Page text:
Odd One Out

It’s been something like two months since I’ve started working at the restaurant (we’ll call it that for now because I don’t want the wrong people to find this post) and every day that passes by, I feel less and less like I belong. To be honest, I never felt like I belonged in the first place.

Why do I need to feel a sense of belonging? It’s not like I’m going to spend the rest of my life working there; it’s just about the money – this isn’t my life. But I’m only human and everyone knows that Homo sapiens like to feel like they belong . . . lest they feel uncomfortable.

I don’t even think I can describe it as a feeling of discomfort. It’s so many things mixed into one and it will take a few trips around the bush for me to flesh this feeling out.

In my first few weeks (when it was a full-time job) I was bombarded with curious looks and I’m sure I was the centre of many discussions because I wasn’t as loud (ratchet might be more appropriate here) as them, I was too quiet and unnervingly polite. “Are you always this well-mannered?” asked one of my supervisors as she passed me on her way to the office. Well I’m not but in an environment like that where everyone is so full of hostility I’d rather be a positive ray of sunlight than fit in with the crowd.

When I was put to work on the make-table alongside a woman who I came to realize was not remotely sane, every few seconds she would ask me a question. “You not from here?”, “Why you does talk like that?”, “Where you from?” So I told her I was from Gonzales. She laughed. “And you talking like a yankee so?”

Growing up in an area like Gonzales (or simply behind the bridge), Morvant, Laventille, Beetham Gardens etc., does it mean that I have to constantly remind society (as if I wasn’t already aware) of that fact? It’s even worse when you don’t fit the stereotype that society has custom fitted for each and everyone of us who reside in such ‘at-risk’ areas because that Tweety Bird earring, Jordan’s wearing, powder on the neck, ‘behind the bridge’ lifestyle is not mine.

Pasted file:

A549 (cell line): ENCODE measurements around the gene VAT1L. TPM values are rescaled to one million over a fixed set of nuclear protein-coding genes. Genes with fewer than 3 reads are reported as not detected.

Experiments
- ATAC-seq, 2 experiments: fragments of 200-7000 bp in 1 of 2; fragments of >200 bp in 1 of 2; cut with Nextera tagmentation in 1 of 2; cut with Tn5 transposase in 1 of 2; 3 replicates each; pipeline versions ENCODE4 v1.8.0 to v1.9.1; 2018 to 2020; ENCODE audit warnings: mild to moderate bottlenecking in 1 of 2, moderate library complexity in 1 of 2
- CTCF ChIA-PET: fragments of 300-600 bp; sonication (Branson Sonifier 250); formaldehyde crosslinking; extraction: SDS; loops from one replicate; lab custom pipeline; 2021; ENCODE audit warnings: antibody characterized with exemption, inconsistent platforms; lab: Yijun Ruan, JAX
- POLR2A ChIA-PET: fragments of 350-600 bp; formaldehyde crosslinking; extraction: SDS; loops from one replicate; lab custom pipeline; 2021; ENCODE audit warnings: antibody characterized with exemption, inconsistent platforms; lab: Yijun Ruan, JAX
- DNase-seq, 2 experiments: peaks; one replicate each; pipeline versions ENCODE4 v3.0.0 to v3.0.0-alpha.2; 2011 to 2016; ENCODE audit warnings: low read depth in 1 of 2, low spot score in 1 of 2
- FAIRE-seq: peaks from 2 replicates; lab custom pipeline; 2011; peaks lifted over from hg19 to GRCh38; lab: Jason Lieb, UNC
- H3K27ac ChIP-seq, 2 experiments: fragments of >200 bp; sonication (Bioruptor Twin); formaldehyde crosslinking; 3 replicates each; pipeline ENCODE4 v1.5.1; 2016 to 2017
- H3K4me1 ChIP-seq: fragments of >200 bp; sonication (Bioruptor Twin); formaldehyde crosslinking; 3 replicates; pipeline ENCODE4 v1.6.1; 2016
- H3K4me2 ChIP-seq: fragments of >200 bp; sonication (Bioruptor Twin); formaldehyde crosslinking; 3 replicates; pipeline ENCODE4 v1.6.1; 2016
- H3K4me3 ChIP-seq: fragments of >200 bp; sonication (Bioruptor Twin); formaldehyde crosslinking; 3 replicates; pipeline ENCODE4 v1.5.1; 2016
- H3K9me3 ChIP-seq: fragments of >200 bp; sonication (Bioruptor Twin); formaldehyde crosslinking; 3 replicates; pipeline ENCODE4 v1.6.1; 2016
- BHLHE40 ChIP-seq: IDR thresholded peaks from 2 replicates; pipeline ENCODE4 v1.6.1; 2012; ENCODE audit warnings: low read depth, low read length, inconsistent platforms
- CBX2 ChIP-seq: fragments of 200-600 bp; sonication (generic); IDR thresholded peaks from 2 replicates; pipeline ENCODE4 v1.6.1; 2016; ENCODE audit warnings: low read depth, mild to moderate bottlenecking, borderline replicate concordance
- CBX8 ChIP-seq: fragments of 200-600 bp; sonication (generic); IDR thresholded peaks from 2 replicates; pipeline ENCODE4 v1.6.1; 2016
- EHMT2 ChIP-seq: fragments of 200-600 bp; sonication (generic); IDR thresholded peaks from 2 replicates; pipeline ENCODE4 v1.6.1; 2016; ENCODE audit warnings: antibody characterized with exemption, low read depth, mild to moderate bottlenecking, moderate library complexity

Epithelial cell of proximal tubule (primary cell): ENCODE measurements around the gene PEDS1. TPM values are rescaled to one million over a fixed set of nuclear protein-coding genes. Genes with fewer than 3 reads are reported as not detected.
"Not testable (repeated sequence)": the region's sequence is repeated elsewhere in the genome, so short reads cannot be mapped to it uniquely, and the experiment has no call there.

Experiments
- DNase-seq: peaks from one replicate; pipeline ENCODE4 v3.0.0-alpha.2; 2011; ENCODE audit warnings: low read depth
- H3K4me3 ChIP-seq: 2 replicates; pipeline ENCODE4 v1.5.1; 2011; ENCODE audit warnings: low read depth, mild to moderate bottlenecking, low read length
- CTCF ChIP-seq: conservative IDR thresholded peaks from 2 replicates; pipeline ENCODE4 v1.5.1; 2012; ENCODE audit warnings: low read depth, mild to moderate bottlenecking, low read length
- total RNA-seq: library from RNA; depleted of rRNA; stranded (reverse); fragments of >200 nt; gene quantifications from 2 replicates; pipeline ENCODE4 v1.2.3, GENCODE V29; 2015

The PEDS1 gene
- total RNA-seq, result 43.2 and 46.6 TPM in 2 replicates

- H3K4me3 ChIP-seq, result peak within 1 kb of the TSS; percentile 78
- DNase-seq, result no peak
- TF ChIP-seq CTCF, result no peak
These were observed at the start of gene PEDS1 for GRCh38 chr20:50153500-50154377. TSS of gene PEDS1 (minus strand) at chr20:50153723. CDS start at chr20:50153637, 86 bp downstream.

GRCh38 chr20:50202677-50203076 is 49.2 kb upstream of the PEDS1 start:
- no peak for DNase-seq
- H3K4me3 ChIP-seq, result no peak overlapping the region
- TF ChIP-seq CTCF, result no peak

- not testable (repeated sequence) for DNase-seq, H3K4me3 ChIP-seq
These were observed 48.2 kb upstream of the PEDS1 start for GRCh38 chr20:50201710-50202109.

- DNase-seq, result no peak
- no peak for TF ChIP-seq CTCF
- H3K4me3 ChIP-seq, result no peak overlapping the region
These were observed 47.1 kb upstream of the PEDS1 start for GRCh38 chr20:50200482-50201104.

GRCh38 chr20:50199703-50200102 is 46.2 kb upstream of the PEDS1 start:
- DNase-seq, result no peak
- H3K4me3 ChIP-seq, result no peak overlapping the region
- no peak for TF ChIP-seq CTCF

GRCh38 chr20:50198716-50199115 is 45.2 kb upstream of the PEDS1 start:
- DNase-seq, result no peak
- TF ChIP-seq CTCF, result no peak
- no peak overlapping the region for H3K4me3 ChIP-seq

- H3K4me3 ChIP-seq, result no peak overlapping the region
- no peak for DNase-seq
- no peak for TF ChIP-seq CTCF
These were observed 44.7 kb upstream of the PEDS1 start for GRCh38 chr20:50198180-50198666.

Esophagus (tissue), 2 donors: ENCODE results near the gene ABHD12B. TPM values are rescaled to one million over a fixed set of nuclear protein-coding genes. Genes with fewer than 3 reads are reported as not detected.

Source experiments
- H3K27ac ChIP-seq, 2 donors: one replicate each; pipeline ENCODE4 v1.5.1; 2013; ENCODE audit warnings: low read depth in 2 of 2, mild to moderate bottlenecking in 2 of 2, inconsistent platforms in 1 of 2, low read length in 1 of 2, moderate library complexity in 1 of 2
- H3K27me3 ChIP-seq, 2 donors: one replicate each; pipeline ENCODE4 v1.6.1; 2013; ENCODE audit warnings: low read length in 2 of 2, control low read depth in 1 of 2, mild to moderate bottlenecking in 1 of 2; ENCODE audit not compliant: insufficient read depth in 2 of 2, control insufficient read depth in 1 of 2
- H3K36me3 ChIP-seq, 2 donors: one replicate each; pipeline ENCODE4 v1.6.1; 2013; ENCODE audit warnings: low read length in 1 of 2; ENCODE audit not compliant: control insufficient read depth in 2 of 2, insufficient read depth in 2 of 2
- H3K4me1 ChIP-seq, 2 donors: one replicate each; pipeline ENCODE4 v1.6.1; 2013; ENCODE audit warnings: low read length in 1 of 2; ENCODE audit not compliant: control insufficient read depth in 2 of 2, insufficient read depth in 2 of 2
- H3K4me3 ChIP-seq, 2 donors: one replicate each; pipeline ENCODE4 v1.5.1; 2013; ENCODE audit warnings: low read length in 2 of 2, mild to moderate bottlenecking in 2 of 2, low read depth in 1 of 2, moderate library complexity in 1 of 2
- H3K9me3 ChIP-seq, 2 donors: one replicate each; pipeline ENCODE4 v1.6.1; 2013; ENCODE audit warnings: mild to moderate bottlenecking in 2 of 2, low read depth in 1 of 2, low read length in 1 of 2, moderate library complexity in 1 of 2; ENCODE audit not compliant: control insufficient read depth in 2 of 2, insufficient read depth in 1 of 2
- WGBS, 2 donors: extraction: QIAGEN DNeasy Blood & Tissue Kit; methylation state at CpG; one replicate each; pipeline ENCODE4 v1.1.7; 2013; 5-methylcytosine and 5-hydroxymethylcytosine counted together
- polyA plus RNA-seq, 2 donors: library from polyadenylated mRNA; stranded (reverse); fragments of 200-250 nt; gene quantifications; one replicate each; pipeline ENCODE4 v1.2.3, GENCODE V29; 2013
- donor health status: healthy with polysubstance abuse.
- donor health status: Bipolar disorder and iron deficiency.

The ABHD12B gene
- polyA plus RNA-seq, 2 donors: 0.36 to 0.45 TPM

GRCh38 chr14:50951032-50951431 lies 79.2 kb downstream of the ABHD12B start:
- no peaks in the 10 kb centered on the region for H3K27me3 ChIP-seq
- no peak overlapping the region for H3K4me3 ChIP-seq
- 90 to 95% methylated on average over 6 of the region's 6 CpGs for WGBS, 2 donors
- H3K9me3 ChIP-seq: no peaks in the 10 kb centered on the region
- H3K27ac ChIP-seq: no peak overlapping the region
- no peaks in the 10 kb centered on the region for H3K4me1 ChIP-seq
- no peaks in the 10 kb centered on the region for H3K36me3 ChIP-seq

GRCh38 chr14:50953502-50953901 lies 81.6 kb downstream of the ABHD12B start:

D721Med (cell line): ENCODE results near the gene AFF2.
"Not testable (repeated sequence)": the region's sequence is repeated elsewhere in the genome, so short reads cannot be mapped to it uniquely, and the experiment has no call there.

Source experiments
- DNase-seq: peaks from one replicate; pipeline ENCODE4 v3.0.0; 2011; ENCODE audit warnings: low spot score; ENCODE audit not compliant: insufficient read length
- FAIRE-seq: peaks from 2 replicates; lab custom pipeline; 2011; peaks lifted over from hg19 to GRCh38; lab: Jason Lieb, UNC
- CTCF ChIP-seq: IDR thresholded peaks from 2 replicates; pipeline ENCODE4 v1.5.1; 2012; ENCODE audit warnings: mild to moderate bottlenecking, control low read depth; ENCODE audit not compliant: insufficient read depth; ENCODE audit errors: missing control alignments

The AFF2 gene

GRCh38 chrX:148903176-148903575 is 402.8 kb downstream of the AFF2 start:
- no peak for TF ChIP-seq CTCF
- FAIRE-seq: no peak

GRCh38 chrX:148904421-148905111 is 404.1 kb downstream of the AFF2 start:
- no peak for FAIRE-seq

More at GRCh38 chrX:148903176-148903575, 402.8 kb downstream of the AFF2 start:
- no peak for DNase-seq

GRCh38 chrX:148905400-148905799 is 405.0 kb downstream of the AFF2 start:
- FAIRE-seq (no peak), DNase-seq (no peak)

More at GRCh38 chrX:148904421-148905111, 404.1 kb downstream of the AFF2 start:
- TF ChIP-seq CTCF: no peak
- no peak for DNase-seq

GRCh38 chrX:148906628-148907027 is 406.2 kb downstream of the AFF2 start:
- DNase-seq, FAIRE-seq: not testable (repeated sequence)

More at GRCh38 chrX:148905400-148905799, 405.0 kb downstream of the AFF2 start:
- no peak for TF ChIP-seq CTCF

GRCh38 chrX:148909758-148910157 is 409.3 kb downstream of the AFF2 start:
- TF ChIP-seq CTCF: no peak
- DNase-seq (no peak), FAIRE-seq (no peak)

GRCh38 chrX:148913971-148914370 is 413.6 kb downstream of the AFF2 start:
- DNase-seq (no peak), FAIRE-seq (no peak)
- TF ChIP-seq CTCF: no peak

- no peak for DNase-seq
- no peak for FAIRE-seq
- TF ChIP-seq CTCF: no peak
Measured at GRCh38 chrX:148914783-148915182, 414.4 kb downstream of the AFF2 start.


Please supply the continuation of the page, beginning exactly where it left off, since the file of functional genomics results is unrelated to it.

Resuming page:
The discomfort increased ten fold when it became a part-time job and I was transferred to work in the Home Service Centre as a phone operator. The HSC is dominated by males – need I say more?

As a woman, a young woman, with different morals and values and a completely different outlook on life from the majority of my colleagues in the restaurant listening to some of the (extremely inappropriate) conversations that the others have is …. disheartening?

The weirdest thing about it all is the fact that most of the females engage  in these conversations as well, and I don’t want to say they see nothing wrong with it but I’m sure 95% of the time they really can’t be arsed. Now, it’s not like I’m unaccustomed to hearing conversations like those neither am I saying that I’m not guilty of engaging in conversations about sex, it’s just that I can’t say that my male friends have ever said anything near as degrading or disrespectful about the female sex the way these men and women degrade females.

I enjoy working there – the pay comes in handy every week as I’m trying to save money for a trip. It’s been a great experience thus far that has enabled me to learn so much more about myself – my strengths and my weaknesses – but more than that, it has taught me so much about how different people are from me and I’m learning to cope with the fact that not all of us see everything the same way.


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